The Northern Lights as you have never seen them before… through thick ice in the freezing waters of the Arctic Circle
The Northern Lights are one of nature”s most photographed phenomenons, but one diver managed to capture the magnificent spectacle from a different vantage point – through thick ice in the bitterly cold waters of the Arctic Circle.
As a result photographer George Karbus managed to snap a stunning image of a diver”s silhouette against the breathtaking backdrop of the Northern Lights.
To get the shot Mr Karbus, 33, his girlfriend and a friend ventured out from the shore, cut a hole in the 30 centimetre thick ice and took the plunge.
Stunning view: A diver swimming beneath thick ice appears in bold silhouette against the breathtaking backdrop of the Northern Lights
Determined: Dressed only in a simple wetsuit, George Karbus dipped below his girlfriend Kate Hamsiaora – who was freediving some six metres under the surface herself – to get the beautiful shot
Dressed only in a simple wetsuit, he dipped below his girlfriend Kate Hamsiaora – who was freediving some six metres under the surface herself – to get this beautiful shot.
Mr Karbus, a professional photographer, said: “It was a truly amazing experience.
“I had never seen the Northern Lights before and it was unbelievable.
“After a long day, we stayed up specially to watch them from around 11pm until past 1am.
“I wasn”t disappointed. When they started it was something else.
“The light was changing all the time, it was very intense. You want to cry and dance and scream at the same time.”
Mr Karbus,of Lahinch, in County Clare, on the west coast of Ireland, says watching the green glow transform the sky was unforgettable.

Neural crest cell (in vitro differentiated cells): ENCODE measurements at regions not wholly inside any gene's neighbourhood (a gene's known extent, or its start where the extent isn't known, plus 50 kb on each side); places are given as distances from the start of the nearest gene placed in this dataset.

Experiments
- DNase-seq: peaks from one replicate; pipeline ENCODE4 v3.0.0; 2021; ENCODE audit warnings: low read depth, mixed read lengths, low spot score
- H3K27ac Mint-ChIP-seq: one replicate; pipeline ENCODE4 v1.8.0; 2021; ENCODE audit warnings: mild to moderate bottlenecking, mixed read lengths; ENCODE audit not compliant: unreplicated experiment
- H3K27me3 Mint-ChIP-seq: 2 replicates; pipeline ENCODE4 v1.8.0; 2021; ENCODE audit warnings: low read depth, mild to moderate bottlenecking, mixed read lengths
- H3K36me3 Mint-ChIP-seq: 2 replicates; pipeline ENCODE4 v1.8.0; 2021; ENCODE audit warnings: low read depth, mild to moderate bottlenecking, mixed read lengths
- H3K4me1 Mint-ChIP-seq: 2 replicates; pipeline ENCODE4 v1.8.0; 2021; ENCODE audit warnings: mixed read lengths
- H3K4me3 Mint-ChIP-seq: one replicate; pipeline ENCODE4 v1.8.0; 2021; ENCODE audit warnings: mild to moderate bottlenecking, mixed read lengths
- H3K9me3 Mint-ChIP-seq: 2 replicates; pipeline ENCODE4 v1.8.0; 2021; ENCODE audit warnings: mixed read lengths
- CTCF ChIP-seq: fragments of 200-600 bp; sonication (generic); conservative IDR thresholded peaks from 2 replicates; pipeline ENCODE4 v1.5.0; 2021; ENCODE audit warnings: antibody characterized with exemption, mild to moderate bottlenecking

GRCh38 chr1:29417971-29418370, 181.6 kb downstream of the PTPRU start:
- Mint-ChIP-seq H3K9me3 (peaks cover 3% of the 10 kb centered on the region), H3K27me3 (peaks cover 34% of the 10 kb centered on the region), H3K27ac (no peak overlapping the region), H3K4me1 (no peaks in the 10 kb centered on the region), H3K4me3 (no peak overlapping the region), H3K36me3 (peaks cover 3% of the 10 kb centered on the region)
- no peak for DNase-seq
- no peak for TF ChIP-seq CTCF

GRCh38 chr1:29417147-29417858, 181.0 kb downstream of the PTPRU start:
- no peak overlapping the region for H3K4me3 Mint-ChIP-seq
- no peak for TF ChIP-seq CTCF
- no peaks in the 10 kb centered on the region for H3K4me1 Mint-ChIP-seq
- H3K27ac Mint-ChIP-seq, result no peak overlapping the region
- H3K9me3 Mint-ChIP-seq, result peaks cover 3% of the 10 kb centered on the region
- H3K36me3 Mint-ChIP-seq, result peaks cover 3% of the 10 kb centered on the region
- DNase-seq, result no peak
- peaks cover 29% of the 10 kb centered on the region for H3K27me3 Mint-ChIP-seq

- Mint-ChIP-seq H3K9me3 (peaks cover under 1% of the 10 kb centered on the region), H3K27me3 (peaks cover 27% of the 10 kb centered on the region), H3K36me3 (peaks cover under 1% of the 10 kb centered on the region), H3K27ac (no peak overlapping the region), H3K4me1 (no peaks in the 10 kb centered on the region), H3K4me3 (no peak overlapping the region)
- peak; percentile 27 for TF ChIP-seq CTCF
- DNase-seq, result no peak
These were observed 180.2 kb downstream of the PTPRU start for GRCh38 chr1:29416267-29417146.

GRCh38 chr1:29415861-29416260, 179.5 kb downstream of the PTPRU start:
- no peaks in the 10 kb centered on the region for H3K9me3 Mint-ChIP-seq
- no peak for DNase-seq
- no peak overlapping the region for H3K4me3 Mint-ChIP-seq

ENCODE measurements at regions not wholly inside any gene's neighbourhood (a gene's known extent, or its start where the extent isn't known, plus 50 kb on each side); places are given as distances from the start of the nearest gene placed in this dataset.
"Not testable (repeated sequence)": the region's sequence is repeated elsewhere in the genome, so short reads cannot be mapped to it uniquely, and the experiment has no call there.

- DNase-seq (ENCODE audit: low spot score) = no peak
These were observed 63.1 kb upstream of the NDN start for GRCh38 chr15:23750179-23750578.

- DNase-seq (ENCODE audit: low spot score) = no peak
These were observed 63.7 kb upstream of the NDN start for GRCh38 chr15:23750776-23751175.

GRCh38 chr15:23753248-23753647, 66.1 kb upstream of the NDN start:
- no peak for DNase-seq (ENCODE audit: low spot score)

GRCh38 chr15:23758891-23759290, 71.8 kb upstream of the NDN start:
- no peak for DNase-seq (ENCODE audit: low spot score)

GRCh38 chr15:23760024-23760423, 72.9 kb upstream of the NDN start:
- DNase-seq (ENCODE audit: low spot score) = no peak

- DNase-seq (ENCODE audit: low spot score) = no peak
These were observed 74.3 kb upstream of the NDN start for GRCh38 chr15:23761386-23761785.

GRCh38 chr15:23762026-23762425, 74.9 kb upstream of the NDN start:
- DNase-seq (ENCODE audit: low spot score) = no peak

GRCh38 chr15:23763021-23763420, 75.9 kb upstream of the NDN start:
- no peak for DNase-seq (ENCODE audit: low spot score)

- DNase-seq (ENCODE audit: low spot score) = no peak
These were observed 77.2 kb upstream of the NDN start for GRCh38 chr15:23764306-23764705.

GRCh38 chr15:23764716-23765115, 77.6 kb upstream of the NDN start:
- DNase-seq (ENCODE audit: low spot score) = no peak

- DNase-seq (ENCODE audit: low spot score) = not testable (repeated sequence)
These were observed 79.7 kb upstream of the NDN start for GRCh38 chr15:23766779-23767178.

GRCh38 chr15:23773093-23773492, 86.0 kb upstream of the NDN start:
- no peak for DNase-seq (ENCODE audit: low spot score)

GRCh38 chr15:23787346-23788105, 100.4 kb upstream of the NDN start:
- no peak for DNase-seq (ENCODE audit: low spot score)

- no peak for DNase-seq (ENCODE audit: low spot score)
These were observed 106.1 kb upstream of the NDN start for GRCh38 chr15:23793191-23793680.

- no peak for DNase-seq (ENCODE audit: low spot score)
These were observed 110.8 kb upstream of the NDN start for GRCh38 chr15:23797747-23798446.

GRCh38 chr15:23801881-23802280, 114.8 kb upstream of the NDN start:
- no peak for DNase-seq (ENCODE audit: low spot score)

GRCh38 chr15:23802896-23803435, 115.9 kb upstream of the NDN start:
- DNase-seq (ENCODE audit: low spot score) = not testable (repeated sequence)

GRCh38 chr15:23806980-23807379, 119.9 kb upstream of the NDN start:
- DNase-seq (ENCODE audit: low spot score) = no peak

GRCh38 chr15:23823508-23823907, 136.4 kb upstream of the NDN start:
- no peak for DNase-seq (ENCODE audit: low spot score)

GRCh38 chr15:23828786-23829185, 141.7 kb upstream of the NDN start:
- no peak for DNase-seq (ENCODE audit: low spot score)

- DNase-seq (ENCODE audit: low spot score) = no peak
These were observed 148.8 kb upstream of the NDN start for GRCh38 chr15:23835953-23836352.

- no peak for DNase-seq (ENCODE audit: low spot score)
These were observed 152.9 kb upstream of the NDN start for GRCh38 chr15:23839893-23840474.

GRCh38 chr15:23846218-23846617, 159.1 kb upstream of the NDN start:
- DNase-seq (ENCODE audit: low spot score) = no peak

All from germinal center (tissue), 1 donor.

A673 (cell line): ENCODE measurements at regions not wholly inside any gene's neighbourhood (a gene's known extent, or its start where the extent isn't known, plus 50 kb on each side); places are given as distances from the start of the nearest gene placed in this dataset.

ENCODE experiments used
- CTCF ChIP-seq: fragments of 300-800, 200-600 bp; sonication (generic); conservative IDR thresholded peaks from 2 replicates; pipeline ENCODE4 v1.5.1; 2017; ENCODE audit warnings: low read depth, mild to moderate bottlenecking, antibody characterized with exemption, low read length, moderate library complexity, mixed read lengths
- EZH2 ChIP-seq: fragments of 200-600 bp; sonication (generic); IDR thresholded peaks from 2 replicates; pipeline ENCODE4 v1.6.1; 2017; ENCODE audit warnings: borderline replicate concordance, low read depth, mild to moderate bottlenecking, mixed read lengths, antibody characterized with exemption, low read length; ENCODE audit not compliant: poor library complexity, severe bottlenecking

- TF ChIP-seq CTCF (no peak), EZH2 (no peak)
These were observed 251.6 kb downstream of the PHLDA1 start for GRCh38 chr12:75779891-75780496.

The couple and their three-year-old son were in the area for 10 days on the search for beluga whales.
Challenge: Photographer George Karbus went to extraordinary lengths to capture this stunning image in the bitterly cold waters of the Arctic Circle
“It took two days by train to get to the spot by Russia”s White Sea. Each morning, they set out with a guide on a snowmobile to find holes in the ice where the whales commonly surface.
“On this night, they chose to watch the aurora borealis from the water, which was -2 degrees celsius.
Mr Karbus said: “These were the coldest conditions I have experienced, but it was worth it.
“Normally when you are freediving you are attached to a line so that you know where to return to. I made an exception for these photographs and went down without it.”
Brave: “You could say it was daunting, but many things are scary these days and so I took a chance,” said Mr Karbus
Caught up: Mr Karbus added: “You have to be cautious and keep an eye on your energy levels because it is so cold, and can be dangerous”
“You could say it was daunting, but many things are scary these days and so I took a chance.”
Another photo shows one of his freediving pals ascending. The group swam for around 45 minutes at a time before turning in.
Mr Karbus added: “We left reluctantly. You have to be cautious and keep an eye on your energy levels because it is so cold, and can be dangerous.”
“Part of me wanted to enjoy the lights without taking photographs, but it was too hard to resist. It was just too beautiful.”
Mr Karbus started freediving around eight years ago as a way of photographing dolphins and whales at close range.